A film with almost no words, about things that people do not usually talk about. Army testing has turned an Italian army firing range into a dangerous place for people and all nearby living beings. Not coincidentally, it is a place reminiscent of the Zone in Stalker – a place that arouses curiosity precisely through its forced negation of life. Dark matter is a hypothetical form of matter that does not interact with light. It neither emits nor absorbs light. Dark matter has no radiation and no shadow. And yet, scientists are convinced that it exists.

Dark Matter

Massimo D'Anolfi, Martina Parenti
Italy / 2013 / 77 min.
section: Opus Bonum
East European Premiere
Flesh Memory
Finley Blake supports herself by performing live online erotic webcam shows. Because of this, her young son was taken from her and she is desperately trying to get him back. She is 33 years old and alone, with only her cat and the rats that inhabit her house in Austin, Texas. The film captures several ordinary days of her life – days in which she is so terribly alone yet still surrounded by people. She lives her life through computer monitors, isolated from the outside world. Although this is an observational documentary, its composition, often alternating image sizes, helps make the film’s pace even more dynamic. "Title came first. I was showering when I decided I would, one day, make a movie called Flesh Memory, about eroticism and the Internet. Then I met Finley. And everything suddenly made sense. Best ideas always pop up in the shower, don’t they?" J. Goldberg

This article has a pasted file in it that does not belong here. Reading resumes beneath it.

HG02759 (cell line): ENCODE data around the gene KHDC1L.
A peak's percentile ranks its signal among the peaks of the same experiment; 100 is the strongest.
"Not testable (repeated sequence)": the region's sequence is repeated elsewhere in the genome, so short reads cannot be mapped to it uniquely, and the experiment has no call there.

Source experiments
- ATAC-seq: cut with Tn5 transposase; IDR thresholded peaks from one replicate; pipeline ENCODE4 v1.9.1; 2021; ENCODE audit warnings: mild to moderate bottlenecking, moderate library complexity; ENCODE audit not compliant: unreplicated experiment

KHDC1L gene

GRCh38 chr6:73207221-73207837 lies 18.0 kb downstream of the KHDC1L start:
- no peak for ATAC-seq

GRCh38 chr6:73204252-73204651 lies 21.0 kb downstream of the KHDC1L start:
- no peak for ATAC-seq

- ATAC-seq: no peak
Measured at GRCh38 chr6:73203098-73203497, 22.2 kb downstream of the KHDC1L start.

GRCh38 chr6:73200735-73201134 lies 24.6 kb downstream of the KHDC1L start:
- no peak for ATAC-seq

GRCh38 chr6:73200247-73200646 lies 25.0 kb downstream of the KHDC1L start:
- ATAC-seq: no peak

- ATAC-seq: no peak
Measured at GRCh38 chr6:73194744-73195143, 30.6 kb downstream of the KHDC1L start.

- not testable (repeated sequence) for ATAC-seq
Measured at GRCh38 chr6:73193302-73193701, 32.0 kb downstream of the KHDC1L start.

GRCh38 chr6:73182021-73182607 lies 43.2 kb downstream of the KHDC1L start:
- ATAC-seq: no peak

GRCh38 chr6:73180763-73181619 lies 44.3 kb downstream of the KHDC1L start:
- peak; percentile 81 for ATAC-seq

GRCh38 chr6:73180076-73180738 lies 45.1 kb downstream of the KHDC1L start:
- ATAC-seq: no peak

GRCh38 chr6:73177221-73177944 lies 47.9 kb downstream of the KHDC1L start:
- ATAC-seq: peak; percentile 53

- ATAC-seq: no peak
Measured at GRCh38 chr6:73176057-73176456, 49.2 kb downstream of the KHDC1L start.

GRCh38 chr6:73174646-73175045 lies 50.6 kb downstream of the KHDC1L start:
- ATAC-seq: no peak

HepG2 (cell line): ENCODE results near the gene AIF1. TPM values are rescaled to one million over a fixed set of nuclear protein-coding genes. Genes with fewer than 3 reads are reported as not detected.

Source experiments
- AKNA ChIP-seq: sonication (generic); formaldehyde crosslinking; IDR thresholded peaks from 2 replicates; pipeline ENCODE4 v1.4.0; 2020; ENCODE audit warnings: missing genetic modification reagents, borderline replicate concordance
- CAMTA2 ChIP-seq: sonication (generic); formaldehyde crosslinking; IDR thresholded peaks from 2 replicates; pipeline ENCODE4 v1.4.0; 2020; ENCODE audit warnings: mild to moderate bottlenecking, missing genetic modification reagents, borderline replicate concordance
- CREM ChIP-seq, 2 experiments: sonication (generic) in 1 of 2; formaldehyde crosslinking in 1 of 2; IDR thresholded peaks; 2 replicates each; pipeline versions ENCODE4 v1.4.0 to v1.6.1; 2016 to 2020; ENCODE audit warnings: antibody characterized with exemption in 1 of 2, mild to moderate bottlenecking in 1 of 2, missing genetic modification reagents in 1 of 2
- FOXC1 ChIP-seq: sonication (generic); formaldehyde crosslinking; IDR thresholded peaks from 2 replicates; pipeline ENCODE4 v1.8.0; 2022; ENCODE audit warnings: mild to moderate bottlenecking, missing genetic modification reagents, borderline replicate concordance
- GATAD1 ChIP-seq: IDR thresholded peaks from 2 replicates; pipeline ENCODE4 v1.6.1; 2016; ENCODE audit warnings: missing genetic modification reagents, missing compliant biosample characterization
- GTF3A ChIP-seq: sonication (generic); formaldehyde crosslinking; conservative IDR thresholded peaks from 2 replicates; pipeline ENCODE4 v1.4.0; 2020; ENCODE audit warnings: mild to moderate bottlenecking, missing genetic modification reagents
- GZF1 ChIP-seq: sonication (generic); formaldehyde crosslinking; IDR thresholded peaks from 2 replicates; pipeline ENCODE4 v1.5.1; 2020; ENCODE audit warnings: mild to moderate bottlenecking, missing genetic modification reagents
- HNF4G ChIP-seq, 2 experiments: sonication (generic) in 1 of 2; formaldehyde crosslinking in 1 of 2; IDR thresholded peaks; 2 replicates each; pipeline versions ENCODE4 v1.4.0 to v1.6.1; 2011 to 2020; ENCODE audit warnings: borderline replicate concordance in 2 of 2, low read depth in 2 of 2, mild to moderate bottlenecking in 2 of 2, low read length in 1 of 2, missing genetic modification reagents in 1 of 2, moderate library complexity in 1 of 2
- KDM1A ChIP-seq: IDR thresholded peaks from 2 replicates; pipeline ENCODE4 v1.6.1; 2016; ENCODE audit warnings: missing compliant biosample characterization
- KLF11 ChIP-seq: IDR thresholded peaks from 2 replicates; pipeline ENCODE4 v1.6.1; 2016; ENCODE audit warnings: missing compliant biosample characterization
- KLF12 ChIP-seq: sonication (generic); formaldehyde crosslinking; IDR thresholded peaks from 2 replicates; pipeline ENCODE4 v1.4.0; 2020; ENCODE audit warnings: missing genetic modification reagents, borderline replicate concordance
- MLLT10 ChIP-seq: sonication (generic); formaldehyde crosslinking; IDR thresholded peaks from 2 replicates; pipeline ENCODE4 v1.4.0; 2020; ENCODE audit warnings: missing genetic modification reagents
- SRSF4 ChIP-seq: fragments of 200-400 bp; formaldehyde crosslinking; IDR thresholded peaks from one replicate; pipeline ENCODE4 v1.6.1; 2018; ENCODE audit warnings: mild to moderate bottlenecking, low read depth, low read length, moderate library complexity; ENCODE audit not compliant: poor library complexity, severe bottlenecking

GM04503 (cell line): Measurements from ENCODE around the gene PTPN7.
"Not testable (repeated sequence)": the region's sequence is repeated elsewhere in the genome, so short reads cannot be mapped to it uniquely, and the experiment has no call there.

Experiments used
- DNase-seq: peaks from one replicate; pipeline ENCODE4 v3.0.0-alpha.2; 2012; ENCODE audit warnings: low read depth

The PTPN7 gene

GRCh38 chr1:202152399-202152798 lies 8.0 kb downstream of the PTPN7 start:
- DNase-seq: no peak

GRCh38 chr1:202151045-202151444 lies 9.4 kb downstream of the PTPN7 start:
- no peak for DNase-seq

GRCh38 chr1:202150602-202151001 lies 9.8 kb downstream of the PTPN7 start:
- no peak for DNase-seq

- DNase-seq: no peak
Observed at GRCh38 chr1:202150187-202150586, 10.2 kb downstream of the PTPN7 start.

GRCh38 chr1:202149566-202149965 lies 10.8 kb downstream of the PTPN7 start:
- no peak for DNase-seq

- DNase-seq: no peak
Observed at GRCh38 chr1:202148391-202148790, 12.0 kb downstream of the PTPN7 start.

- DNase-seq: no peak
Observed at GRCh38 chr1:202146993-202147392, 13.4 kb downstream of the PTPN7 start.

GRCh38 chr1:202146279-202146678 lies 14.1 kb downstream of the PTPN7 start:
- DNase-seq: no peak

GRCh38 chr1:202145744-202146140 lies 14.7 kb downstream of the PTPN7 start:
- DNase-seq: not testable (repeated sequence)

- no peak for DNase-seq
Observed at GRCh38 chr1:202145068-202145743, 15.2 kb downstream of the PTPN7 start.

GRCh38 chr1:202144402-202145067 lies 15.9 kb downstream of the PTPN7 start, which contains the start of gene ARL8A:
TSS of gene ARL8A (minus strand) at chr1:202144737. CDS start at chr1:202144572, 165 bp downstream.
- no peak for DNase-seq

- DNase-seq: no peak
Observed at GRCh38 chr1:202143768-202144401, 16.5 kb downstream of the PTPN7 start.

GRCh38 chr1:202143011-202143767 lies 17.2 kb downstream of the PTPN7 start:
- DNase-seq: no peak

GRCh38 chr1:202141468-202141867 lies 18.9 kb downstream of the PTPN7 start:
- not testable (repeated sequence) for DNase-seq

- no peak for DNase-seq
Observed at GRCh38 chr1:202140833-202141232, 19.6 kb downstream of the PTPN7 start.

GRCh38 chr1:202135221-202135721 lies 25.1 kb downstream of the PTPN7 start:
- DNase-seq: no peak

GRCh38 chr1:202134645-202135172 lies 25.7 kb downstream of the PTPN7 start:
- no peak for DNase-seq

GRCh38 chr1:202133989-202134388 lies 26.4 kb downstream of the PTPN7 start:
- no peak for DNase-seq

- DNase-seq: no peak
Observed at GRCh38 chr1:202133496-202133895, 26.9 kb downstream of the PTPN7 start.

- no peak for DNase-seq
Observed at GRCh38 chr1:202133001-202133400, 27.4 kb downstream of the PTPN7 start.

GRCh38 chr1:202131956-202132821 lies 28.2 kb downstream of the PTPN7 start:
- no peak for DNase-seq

Flesh Memory

Jacky Goldberg
France / 2018 / 60 min.